Online sexism is currently among the negative aspects of online culture. Online culture
remains sexist despite the rosy expectations of the early stages of the digital development
that digital technology would resolve the physical, economic, and technological
inequalities between genders. Even with women’s increased online participation, a
considerable portion of online content contains sexist expressions of derogation of and
hatred for women. For example, comments on news articles and posts on web forums
are found to use extremely vulgar expressions revealing radically sexist ideology
that can upset readers’s emotional stability. Even news articles, which are considered
public discourse, feature sexist remarks and images and can be accompanied by sexist
advertisements, some bordering on pornographic images.
Many women feel uncomfortable with and even insulted by sexist content and suffer
damage to their self-esteem when personally attacked by aggressive remarks addressed to
them. This type of experience can prevent women from freely expressing their opinions
or communicating online, and can even lead them to withdraw from online activities.
The detrimental effects of sexist online content are not limited to women. It causes young
people who frequently encounter sexist content in their daily online activities to form
an inappropriate gender consciousness. Since the sexist content degrades and objectifies women based on gender stereotypes, young males can come to consider the essence of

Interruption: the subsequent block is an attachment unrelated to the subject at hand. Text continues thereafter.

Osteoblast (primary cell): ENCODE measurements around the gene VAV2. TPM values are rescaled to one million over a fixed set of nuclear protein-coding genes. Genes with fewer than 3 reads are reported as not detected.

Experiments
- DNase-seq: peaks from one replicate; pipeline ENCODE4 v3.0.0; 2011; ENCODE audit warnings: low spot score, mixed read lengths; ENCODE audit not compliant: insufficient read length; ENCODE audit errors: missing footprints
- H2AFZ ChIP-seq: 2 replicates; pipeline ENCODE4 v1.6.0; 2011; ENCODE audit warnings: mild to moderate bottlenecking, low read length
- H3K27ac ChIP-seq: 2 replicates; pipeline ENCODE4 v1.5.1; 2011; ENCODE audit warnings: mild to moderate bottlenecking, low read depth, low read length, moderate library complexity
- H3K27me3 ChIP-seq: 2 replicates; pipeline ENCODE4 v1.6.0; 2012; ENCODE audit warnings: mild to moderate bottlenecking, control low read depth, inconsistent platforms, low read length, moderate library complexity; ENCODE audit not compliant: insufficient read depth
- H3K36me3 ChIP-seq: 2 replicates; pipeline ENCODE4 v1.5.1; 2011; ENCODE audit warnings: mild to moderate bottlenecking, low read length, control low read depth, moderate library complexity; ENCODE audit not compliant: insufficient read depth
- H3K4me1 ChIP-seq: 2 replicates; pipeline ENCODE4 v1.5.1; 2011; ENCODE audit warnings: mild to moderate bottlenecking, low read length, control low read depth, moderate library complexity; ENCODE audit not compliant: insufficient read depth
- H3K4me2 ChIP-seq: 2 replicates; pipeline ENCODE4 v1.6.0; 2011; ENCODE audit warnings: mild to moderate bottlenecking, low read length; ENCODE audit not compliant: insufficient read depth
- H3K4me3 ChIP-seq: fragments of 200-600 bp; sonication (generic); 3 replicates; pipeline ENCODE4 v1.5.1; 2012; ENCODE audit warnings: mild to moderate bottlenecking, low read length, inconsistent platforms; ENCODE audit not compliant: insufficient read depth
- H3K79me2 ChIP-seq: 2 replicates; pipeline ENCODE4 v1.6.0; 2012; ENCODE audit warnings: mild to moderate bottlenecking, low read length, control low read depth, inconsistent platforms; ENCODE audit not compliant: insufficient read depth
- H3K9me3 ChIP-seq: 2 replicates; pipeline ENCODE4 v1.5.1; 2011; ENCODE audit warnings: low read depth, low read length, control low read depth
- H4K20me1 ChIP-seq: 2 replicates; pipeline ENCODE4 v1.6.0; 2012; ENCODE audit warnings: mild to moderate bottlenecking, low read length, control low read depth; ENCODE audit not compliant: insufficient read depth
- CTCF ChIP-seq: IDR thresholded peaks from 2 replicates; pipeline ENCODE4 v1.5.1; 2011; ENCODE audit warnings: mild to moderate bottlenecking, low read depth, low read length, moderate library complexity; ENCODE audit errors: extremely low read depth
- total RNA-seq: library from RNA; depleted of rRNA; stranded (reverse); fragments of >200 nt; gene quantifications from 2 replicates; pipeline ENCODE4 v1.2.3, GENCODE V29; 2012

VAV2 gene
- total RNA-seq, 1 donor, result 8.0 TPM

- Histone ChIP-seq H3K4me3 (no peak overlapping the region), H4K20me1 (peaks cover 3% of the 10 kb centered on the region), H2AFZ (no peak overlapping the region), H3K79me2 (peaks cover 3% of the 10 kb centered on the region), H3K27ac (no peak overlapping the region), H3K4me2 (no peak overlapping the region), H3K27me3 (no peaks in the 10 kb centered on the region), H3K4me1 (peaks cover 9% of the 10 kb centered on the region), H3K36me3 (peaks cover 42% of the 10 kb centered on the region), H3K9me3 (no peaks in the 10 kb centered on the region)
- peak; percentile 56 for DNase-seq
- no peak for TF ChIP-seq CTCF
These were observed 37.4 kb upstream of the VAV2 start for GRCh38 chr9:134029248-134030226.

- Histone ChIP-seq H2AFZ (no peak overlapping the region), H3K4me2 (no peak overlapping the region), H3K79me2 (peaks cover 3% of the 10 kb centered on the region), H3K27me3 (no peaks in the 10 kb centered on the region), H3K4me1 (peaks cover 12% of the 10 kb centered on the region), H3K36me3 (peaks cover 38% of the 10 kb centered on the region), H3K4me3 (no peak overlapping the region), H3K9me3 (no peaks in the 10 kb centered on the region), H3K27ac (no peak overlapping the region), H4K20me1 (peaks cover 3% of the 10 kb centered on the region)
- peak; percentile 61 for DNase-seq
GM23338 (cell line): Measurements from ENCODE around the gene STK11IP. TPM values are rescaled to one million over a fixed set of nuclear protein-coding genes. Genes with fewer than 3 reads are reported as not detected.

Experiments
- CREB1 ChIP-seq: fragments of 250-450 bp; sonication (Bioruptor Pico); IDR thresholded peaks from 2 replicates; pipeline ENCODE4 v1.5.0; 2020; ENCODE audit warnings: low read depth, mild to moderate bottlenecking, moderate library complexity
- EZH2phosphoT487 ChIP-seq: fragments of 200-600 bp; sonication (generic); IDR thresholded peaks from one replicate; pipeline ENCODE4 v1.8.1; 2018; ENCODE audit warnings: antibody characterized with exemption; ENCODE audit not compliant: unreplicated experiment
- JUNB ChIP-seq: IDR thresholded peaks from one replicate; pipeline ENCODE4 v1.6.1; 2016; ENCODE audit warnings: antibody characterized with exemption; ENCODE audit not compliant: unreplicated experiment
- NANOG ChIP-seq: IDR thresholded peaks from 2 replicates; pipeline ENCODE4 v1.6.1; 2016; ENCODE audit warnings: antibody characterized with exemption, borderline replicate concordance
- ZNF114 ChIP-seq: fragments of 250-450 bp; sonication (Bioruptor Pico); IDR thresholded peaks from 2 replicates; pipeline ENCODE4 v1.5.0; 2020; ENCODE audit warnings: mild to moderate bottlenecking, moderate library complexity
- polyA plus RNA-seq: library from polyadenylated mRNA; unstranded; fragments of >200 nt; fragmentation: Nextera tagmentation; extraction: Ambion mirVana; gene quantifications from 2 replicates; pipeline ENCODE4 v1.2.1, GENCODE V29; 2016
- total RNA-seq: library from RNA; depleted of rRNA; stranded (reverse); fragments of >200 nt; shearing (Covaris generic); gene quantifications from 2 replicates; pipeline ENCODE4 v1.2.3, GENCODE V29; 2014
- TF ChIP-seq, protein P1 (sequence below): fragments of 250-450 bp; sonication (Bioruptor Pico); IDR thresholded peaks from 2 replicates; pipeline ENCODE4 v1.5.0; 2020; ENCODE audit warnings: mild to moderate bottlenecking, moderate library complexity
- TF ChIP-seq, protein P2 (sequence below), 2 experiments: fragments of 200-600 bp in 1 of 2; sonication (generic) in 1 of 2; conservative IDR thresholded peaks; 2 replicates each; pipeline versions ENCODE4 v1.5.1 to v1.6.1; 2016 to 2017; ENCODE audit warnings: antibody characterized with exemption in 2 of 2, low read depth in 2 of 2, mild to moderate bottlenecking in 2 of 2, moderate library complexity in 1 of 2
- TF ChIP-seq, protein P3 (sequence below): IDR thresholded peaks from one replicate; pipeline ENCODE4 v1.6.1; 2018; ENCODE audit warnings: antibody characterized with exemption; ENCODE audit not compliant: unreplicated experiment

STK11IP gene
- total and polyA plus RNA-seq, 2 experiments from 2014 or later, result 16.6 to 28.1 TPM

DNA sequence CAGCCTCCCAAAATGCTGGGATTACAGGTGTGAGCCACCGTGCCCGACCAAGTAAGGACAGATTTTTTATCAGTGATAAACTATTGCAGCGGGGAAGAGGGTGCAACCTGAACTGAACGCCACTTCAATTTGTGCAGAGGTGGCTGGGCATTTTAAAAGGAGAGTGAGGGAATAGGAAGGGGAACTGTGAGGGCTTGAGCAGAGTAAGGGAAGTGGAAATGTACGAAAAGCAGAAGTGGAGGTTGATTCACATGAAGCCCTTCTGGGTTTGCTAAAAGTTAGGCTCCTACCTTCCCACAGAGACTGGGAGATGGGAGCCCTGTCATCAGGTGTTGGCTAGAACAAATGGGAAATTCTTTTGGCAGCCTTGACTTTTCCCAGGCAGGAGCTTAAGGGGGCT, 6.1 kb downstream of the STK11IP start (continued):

masculinity and gender relationships to be one of domination and violence. This distorted
understanding of reality leads to not only gender conflict, but also to the imprisonment of
men in inappropriate norms of masculinity.
Recently, the phenomenon of online misogyny, which started from certain maledominated
communities, has raised the issue of developing a systematic understanding of
online sexism. Even though sexism in the media has been an important subject of media
studies since the 1980s, online sexism has not been methodically monitored or discussed
due to the difficulty of access to the broad online territory. Research into online content
requires a qualitatively different approach from the previous methods utilized to analyze
traditional media, such as broadcasting and newspapers. To monitor online content,
we need to develop a tool for online monitoring which takes into consideration the
multiplicity of platforms, un-fixity of content, and interactivity between content and users.
This research is designed to examine the status of online sexism by monitoring a diverse
range of online environments, with a particular focus on the targets and types of online
sexism and the related gender stereotypes. Online sexism is a recent development within
the overall phenomenon of gender discrimination. This paper examines how it differs
from previous forms of gender discrimination and how it can be contextualized. It also
attempts to develop a monitoring tool that can be applied by civic groups as they conduct
their own monitoring of sexism on the Internet.